RADIO SILENCE: Today is the last day for FM radio in Svalbard – and Norway; some worry cutoff could be dangerous as well as annoying

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FM radio broadcasts will cease in Svalbard, Troms and Finnmark on Wednesday, making Norway the first country to completely phase out FM – a move some worry will be more than just a nuisance, since people such as fisherman in remote seas may face life-threatening situations because information such as weather reports are unavailable.

Advocates for the FM shutdown such as Digital Radio Norway assert it’s costly to broadcast FM and digital signals to a relatively small nationwide population that spans a lengthy area, FM listenership has declined in recent years, and the vast majority of Norway’s radio broadcasters are now digital. They argue the shutdown elsewhere in Norway has occurred without significant problems throughout this year and expect the same will happen when the northernmost regions become the last to cease FM transmissions.

“After Dec. 13th, you can listen to nationwide channels via the Internet/mobile, via the TV or DAB radio,” said Ole Jørgen Torvmark, general manager of Digital Radio Norway, in a prepared statement. “Although a large majority of listeners are digital, we have a great understanding that not everyone seems to upgrade the radio, especially by car. The radio industry will, of course, guide those who need it.”

But criticism has been plentiful throughout Norway about everything from the lack of public input about the decision to the cost of buying digital receivers to the greater difficulty of locating stations to less-than-promised broadcast quality. Nordlys, in an editorial Tuesday, argued the policy may have far more dire consequences in the far north.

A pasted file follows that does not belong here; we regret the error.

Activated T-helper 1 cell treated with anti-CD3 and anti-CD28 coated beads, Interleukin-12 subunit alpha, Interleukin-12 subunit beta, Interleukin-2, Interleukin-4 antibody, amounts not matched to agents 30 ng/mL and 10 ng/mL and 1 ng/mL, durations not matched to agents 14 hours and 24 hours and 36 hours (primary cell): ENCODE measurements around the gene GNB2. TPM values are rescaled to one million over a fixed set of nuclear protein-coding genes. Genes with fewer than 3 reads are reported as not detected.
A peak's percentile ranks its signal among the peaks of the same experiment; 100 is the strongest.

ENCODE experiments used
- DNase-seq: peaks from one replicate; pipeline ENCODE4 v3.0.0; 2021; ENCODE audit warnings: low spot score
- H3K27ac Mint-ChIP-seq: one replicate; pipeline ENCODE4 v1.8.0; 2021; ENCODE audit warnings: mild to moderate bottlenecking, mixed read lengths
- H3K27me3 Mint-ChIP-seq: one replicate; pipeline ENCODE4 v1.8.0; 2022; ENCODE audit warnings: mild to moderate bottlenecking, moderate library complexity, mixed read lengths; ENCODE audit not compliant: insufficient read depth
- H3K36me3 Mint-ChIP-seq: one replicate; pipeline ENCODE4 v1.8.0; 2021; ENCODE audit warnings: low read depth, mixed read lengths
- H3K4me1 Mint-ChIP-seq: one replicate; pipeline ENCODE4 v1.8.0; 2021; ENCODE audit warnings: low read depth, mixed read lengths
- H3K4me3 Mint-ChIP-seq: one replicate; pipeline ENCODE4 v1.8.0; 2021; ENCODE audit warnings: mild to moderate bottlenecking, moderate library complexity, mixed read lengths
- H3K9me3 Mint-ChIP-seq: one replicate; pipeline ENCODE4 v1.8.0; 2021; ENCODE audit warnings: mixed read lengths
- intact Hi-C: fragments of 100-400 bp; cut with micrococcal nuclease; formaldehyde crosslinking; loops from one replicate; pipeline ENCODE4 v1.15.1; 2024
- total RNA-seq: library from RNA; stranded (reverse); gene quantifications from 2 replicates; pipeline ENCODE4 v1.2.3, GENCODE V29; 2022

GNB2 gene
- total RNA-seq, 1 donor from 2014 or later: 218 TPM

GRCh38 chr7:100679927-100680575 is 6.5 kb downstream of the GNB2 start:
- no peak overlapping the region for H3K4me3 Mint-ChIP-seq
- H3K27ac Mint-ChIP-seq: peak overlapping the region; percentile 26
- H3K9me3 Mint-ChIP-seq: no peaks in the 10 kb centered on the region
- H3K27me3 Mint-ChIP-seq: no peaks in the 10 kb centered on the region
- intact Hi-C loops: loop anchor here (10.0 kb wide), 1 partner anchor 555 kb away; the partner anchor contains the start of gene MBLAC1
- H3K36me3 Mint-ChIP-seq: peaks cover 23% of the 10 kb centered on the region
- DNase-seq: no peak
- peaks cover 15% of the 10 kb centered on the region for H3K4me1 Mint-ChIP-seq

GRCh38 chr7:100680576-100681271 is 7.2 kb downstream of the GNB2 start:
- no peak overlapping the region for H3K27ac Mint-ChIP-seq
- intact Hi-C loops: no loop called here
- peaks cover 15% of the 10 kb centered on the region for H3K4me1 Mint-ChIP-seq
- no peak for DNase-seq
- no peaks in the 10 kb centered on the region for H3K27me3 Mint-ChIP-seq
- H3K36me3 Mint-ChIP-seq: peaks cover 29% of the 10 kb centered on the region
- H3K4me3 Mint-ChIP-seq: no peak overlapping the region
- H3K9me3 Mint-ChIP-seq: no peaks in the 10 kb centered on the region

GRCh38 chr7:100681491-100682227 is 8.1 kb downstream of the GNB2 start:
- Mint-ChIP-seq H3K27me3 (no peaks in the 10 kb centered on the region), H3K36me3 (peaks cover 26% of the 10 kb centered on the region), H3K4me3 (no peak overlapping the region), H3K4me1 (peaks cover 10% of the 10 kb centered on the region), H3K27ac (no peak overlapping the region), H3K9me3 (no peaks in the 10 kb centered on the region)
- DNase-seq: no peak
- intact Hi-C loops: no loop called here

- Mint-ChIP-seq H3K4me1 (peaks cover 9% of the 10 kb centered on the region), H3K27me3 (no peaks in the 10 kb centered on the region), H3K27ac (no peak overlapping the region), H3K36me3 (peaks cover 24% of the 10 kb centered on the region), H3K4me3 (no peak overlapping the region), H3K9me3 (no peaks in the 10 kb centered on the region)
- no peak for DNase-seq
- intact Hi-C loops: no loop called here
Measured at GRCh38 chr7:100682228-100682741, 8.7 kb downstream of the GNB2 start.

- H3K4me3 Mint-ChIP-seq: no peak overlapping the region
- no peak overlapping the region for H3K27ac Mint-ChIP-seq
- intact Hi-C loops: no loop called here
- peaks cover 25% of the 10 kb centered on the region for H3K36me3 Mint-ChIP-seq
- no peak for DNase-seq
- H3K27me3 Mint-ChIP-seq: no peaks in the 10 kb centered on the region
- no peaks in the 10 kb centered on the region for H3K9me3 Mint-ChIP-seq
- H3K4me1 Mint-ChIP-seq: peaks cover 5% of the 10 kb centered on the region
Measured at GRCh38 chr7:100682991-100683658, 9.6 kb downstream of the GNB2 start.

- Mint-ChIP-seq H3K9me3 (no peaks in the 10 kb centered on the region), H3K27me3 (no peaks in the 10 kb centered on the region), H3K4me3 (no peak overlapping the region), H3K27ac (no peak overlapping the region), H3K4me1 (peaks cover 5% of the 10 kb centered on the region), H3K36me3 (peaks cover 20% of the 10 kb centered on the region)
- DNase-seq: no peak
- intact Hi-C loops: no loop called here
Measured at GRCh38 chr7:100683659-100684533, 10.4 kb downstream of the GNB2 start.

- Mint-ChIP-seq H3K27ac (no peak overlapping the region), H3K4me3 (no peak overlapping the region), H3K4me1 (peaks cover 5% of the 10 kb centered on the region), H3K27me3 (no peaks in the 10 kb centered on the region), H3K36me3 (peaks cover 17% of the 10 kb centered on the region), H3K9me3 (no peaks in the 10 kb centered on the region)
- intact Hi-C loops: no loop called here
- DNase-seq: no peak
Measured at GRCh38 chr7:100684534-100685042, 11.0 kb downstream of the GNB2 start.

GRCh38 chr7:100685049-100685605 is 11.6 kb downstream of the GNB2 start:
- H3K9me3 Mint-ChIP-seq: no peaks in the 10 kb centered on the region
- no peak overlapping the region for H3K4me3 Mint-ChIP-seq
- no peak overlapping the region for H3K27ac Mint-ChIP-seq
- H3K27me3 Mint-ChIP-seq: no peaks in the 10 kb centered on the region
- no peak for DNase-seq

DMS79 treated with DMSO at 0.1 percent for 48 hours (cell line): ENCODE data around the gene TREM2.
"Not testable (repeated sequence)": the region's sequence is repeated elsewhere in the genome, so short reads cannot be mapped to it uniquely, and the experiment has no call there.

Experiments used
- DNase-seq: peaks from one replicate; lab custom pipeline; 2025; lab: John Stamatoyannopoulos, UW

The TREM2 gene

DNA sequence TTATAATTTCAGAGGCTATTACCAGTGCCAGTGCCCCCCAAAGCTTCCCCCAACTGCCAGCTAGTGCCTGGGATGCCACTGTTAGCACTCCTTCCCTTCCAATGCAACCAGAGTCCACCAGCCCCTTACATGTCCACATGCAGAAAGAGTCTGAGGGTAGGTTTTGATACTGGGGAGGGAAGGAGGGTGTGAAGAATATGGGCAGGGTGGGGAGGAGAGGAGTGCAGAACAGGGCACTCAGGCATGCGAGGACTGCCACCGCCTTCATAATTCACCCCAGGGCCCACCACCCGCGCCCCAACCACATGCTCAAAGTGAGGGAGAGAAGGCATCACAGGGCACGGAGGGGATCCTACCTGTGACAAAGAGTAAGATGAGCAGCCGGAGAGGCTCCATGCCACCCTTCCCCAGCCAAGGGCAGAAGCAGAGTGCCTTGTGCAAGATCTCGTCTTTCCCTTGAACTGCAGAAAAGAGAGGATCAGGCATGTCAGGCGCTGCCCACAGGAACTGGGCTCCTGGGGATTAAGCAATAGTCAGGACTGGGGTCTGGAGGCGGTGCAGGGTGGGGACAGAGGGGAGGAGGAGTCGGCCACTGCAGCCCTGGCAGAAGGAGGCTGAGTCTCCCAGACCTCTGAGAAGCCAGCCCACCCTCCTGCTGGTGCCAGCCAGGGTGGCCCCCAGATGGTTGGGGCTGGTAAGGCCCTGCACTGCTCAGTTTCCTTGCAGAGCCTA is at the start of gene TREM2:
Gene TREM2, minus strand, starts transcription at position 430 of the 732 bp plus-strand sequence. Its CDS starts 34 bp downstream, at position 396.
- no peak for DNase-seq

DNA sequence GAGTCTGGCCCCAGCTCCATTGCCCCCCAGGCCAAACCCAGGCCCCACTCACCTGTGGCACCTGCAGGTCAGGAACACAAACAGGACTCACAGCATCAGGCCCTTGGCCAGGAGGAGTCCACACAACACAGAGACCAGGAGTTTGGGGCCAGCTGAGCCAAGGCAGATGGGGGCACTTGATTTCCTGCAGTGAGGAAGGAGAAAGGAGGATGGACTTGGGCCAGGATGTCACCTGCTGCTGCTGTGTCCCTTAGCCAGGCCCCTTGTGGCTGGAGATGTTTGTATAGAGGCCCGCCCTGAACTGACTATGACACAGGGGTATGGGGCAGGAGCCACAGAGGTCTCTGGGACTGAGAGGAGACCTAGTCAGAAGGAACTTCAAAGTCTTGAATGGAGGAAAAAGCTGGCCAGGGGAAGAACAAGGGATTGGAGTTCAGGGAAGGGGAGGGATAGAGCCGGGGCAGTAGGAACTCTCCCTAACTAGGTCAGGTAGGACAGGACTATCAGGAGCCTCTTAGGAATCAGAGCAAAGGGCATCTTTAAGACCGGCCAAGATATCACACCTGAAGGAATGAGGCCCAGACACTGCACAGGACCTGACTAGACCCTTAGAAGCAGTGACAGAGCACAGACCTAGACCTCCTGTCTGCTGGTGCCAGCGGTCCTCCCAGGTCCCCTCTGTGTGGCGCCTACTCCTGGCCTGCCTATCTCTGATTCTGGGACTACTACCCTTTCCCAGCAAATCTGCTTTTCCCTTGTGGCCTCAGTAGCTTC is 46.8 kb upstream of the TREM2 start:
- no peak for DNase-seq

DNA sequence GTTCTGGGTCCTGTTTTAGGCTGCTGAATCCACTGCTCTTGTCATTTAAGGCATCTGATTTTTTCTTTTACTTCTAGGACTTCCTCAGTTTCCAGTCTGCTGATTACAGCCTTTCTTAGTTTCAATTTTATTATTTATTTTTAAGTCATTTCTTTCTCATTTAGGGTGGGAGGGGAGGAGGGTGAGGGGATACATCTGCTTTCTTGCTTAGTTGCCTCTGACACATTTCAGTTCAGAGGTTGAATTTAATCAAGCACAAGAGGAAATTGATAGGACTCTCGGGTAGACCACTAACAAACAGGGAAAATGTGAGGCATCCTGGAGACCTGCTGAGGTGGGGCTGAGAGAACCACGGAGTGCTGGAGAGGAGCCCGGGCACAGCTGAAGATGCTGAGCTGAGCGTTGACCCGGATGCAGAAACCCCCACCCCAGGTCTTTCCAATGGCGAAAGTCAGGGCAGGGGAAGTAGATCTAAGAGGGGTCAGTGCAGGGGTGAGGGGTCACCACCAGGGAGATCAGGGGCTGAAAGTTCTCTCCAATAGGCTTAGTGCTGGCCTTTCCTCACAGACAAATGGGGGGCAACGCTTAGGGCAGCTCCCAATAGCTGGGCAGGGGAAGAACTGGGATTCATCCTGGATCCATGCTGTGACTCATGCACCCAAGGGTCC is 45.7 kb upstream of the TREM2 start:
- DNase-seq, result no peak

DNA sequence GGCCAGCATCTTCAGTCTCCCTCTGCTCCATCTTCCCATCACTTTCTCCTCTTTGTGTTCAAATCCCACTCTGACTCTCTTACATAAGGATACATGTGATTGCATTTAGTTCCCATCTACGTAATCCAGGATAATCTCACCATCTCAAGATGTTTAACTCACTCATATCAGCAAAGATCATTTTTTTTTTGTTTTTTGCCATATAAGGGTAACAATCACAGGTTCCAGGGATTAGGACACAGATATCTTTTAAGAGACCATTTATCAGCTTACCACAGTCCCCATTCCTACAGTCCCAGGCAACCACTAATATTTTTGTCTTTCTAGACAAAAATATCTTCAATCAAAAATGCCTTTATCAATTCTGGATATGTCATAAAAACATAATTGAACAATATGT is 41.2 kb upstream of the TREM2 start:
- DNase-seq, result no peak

“It is bad enough that parts of the population who go out at sea and elsewhere in the radio shadow will be treated in this way,” the newspaper wrote. “Worst, however, is that outside fishermen will not get the weather reports on the radio when the FM network closes. There are few professions in this country that are as dependent on weather reports as them. For the fishing fleet in the north, it is a matter of life or death, not least in winter. It seems incredible that NRK has apparently not relied on this fact with the seriousness and responsibility that is required.”

The editorial received about 20 reader comments by early Tuesday afternoon, nearly all harshly critical of the FM shutdown for various reasons. But Håvard Pedersen, a system developer at The Arctic University of Norway in Tromsø, noted Norway announced its intentions long ago.

“The time for these complaints was five years ago,” he wrote. “Transmitters in most of the country are already disassembled and turned off. And the FM network has not been maintained for at least twice as long because they knew it would be turned off. Bringing it back would mean replacing almost everything.”

Bjarne André Myklebust, NRK distribution network director, told Svalbardposten assessments were made of digital coverage in the vicinity of Longyearbyen this summer, and transmitters at Skjæringa and on Platåberget should provide better signals than FM, especially in fjords and further out into the ocean areas.

Svalbardbutikken had an ample supply of DAB radios on shelves Tuesday, ranging from portable units costing 449 kroner to full stereo units with transmitters costing more than 2,000 kroner.

The following stations will cease transmission Wednesday: NRK P2, P3 and P4; Radio Norway; NRK P1 Finnmark; NRK P1 Troms; NRK Always News and NRK mP3. Norway has 31 national DAB that will be available to those with digital receivers.

A majority of Norwegian listeners are now using digital radios and 82 percent of Norwegian radio broadcasters are digital, according to a survey by Kantar Media  in September 2017.

The nationwide shutdown generated worldwide headlines, with Nordland being the first region where transmissions ceased on Jan. 11.

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